Picture of flying drone

Award-winning sensor signal processing research at Strathclyde...

The Strathprints institutional repository is a digital archive of University of Strathclyde's Open Access research outputs. Strathprints provides access to thousands of Open Access research papers by University of Strathclyde researchers, including by Strathclyde researchers involved in award-winning research into technology for detecting drones. - but also other internationally significant research from within the Department of Electronic & Electrical Engineering.

Strathprints also exposes world leading research from the Faculties of Science, Engineering, Humanities & Social Sciences, and from the Strathclyde Business School.

Discover more...

Development of a web-based interface for the automatic finite element analysis of pressure vessels

Russell, C. and Nash, D.H. (2004) Development of a web-based interface for the automatic finite element analysis of pressure vessels. In: ASME Pressure Vessels and Piping Conference, 2004-07-25 - 2004-07-29.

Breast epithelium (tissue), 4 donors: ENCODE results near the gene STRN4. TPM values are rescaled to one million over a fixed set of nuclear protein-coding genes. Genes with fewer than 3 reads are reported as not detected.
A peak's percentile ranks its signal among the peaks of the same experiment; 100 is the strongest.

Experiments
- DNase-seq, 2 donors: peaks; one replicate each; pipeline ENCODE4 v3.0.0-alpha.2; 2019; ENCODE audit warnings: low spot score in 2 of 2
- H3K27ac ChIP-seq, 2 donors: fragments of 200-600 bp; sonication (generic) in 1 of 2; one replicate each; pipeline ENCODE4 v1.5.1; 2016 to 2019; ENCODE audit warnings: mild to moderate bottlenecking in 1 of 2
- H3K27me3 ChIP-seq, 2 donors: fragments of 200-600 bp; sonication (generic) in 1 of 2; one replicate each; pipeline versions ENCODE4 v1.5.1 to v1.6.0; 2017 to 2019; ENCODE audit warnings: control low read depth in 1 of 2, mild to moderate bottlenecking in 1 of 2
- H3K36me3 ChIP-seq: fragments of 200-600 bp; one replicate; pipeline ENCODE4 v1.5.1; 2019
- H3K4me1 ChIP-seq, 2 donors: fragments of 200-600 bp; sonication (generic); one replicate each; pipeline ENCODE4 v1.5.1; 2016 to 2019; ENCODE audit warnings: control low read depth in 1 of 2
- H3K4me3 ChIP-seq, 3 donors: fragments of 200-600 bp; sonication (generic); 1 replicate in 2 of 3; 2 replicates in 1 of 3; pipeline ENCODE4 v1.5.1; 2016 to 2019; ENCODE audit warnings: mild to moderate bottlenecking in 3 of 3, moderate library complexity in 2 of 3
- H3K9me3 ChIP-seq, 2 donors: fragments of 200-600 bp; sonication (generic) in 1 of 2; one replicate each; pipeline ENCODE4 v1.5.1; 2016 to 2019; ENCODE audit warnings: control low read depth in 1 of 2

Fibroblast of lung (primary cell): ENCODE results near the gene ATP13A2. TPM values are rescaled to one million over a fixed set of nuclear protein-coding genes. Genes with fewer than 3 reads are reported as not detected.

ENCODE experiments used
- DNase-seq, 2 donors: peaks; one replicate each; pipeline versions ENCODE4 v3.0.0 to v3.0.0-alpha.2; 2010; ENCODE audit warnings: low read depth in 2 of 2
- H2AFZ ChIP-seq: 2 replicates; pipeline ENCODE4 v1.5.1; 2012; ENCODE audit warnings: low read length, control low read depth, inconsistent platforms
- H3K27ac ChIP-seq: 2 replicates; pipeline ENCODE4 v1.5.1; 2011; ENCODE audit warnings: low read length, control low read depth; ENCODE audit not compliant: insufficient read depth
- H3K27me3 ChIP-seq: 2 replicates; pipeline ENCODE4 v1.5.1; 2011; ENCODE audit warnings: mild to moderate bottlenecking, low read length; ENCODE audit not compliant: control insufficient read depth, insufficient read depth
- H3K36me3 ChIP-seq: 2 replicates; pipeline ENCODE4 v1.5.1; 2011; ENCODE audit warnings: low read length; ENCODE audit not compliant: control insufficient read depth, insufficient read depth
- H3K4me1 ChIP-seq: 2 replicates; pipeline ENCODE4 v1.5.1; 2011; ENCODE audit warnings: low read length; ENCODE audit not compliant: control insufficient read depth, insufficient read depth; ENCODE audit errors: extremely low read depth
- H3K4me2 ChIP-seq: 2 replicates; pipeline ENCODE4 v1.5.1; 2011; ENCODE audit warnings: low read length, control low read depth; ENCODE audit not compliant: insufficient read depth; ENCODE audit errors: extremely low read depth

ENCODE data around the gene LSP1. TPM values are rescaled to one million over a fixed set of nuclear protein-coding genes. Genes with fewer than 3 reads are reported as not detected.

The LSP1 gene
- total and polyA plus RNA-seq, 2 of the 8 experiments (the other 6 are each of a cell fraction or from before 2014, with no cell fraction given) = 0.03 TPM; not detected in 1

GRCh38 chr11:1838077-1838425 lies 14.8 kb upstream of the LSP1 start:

[img] Microsoft Word
Nash_DH_Pure_Development_of_web_based_interface_for_the_automatic_FEA_of_pressure_vessels_2004_1_.doc - Preprint

Download (222kB)


The Internet presents an opportunity to facilitate the design of pressure equipment in a new and different way. Current industrial design practice employs computer programmes that perform design-by-formula (DBF) calculations in accordance with ASME VIII Division 1 or other international codes and standards. Design-by-analysis (DBA), however is only undertaken by experienced vessel engineers or general finite element analysis (FEA) consultancy specialists. The present work has established an interface between the Internet and a commercial FEA program for use by designers in the pressure vessel industry. The interface allows users to input variables for a pre-delivered model, obtained from a library of verified models, which may be analysed automatically and the results returned for review. The outcome of the work has been that an interface has been fully established in the form of an interactive dynamically operating web site. It has extensive error checking facilities for user input variables, and is fully operational for the available models, which, for example, includes a reinforced nozzle located in an elliptical end with multiple loadings. The system has been tested by industry and new opportunities have resulted for the training of engineers by allowing access to complex models only after suitable training has been undertaken and levels of competence have been achieved.